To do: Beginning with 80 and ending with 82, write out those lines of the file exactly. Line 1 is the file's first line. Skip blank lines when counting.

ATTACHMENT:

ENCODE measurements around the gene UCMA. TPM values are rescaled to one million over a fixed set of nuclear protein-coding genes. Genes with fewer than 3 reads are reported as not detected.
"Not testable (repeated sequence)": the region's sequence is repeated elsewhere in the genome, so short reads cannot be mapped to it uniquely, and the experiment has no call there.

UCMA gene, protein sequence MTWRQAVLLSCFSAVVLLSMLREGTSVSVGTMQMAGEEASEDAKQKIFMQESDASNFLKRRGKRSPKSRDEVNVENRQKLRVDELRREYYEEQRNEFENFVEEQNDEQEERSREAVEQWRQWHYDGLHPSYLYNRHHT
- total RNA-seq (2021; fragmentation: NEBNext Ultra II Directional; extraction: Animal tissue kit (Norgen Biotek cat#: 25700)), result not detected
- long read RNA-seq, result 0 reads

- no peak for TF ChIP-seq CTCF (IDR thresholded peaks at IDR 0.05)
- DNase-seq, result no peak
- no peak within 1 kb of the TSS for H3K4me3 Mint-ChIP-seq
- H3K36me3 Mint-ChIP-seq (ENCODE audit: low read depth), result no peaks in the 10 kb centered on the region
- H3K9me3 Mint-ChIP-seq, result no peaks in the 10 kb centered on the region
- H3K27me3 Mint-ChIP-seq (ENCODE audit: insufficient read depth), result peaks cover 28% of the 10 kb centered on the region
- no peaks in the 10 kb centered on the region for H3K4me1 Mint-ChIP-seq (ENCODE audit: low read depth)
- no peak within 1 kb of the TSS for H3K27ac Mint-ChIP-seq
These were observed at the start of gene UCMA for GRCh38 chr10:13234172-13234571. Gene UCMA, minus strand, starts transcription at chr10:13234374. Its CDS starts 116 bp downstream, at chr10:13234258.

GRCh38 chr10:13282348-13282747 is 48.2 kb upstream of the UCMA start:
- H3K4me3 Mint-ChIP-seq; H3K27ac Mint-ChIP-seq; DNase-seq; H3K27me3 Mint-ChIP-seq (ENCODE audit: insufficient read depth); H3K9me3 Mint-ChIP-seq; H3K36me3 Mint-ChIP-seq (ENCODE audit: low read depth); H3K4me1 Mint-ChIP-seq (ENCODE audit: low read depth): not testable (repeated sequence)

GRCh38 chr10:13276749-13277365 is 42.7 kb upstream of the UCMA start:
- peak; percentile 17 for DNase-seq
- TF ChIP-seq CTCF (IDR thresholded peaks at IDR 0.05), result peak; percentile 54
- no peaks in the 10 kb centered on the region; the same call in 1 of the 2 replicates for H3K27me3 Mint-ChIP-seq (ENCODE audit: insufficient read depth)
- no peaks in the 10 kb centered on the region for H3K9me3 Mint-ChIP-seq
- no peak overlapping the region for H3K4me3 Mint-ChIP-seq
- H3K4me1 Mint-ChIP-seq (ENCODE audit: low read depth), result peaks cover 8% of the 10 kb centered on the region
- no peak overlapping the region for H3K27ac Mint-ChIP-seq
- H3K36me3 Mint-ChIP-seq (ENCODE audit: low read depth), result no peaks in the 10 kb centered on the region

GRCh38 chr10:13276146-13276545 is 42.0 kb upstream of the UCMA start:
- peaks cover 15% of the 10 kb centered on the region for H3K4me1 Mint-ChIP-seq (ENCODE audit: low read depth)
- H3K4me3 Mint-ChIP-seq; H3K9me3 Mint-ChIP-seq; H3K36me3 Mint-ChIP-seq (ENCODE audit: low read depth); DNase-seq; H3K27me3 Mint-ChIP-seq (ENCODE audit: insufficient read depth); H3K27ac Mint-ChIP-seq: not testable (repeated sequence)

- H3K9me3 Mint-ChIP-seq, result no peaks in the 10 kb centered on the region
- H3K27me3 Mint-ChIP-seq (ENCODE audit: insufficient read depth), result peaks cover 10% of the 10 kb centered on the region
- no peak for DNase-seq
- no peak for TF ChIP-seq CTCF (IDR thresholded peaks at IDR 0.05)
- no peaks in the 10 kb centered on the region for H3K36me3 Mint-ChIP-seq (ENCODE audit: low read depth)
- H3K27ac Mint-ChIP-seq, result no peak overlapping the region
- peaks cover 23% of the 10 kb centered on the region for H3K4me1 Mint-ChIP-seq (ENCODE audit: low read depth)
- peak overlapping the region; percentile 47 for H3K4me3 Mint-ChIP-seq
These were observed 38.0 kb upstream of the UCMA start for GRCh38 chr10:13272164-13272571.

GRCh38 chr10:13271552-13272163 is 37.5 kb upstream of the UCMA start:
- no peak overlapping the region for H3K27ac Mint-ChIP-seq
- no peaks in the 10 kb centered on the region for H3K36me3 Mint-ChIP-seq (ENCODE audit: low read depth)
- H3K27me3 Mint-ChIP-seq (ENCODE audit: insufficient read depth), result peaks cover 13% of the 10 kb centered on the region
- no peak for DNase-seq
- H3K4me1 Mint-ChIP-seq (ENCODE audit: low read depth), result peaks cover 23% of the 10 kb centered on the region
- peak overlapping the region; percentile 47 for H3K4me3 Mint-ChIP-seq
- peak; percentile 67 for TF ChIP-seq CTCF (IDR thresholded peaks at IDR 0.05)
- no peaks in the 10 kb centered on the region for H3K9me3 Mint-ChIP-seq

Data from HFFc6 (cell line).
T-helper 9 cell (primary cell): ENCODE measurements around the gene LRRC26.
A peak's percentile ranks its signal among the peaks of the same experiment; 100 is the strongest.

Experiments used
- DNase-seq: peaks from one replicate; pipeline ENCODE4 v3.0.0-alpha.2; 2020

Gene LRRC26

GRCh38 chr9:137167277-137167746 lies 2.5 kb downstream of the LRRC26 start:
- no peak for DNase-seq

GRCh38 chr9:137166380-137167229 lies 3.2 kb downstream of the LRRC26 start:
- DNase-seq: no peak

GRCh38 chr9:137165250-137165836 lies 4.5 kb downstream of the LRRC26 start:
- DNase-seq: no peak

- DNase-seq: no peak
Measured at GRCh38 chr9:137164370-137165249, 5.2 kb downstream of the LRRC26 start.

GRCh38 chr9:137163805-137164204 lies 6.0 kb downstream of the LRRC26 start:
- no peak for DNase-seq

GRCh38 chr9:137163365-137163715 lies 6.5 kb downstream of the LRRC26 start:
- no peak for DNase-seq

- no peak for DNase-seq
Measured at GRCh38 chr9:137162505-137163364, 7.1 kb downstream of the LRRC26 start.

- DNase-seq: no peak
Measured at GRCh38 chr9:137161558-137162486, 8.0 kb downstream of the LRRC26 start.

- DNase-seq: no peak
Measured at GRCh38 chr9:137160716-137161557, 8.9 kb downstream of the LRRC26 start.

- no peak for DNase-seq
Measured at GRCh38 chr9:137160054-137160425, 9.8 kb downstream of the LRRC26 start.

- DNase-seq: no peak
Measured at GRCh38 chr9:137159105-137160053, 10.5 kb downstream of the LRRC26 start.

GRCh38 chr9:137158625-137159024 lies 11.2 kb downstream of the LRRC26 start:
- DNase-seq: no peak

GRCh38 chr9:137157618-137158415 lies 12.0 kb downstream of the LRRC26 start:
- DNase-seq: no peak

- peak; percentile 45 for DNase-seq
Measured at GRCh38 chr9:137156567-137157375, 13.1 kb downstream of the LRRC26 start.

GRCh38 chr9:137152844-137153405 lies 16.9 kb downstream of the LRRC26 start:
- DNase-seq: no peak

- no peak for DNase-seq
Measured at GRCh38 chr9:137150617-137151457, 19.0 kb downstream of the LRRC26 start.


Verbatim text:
Measured at GRCh38 chr9:137156567-137157375, 13.1 kb downstream of the LRRC26 start.

GRCh38 chr9:137152844-137153405 lies 16.9 kb downstream of the LRRC26 start:
- DNase-seq: no peak